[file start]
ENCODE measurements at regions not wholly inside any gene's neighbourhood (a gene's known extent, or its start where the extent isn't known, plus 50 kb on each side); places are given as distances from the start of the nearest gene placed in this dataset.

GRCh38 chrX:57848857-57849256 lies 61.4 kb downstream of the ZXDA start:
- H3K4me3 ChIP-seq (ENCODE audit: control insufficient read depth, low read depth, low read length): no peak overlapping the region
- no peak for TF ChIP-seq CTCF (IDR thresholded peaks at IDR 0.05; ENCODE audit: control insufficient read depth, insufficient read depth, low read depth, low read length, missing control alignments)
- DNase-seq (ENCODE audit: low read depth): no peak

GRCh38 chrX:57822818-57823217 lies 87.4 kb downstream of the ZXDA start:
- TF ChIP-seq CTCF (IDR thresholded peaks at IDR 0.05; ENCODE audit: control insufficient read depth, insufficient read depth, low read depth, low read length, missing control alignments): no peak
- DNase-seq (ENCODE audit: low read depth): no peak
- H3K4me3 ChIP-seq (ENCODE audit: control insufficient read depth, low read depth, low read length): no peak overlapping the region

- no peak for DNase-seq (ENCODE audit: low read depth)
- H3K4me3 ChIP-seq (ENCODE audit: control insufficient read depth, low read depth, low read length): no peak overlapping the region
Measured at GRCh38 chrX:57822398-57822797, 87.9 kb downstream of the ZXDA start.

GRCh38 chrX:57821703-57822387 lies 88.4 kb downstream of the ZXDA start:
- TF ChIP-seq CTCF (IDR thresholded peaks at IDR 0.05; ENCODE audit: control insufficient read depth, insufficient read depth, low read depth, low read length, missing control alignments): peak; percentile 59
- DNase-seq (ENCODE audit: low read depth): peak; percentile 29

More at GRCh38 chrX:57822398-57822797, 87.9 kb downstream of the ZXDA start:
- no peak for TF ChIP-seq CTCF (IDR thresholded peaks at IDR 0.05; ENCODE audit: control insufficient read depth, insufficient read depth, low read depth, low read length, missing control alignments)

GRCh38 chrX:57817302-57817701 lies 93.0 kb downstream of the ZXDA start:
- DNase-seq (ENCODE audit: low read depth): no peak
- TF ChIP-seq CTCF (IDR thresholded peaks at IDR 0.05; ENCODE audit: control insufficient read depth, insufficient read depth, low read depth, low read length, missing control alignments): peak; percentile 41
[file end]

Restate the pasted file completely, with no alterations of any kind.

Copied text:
ENCODE measurements at regions not wholly inside any gene's neighbourhood (a gene's known extent, or its start where the extent isn't known, plus 50 kb on each side); places are given as distances from the start of the nearest gene placed in this dataset.

GRCh38 chrX:57848857-57849256 lies 61.4 kb downstream of the ZXDA start:
- H3K4me3 ChIP-seq (ENCODE audit: control insufficient read depth, low read depth, low read length): no peak overlapping the region
- no peak for TF ChIP-seq CTCF (IDR thresholded peaks at IDR 0.05; ENCODE audit: control insufficient read depth, insufficient read depth, low read depth, low read length, missing control alignments)
- DNase-seq (ENCODE audit: low read depth): no peak

GRCh38 chrX:57822818-57823217 lies 87.4 kb downstream of the ZXDA start:
- TF ChIP-seq CTCF (IDR thresholded peaks at IDR 0.05; ENCODE audit: control insufficient read depth, insufficient read depth, low read depth, low read length, missing control alignments): no peak
- DNase-seq (ENCODE audit: low read depth): no peak
- H3K4me3 ChIP-seq (ENCODE audit: control insufficient read depth, low read depth, low read length): no peak overlapping the region

- no peak for DNase-seq (ENCODE audit: low read depth)
- H3K4me3 ChIP-seq (ENCODE audit: control insufficient read depth, low read depth, low read length): no peak overlapping the region
Measured at GRCh38 chrX:57822398-57822797, 87.9 kb downstream of the ZXDA start.

GRCh38 chrX:57821703-57822387 lies 88.4 kb downstream of the ZXDA start:
- TF ChIP-seq CTCF (IDR thresholded peaks at IDR 0.05; ENCODE audit: control insufficient read depth, insufficient read depth, low read depth, low read length, missing control alignments): peak; percentile 59
- DNase-seq (ENCODE audit: low read depth): peak; percentile 29

More at GRCh38 chrX:57822398-57822797, 87.9 kb downstream of the ZXDA start:
- no peak for TF ChIP-seq CTCF (IDR thresholded peaks at IDR 0.05; ENCODE audit: control insufficient read depth, insufficient read depth, low read depth, low read length, missing control alignments)

GRCh38 chrX:57817302-57817701 lies 93.0 kb downstream of the ZXDA start:
- DNase-seq (ENCODE audit: low read depth): no peak
- TF ChIP-seq CTCF (IDR thresholded peaks at IDR 0.05; ENCODE audit: control insufficient read depth, insufficient read depth, low read depth, low read length, missing control alignments): peak; percentile 41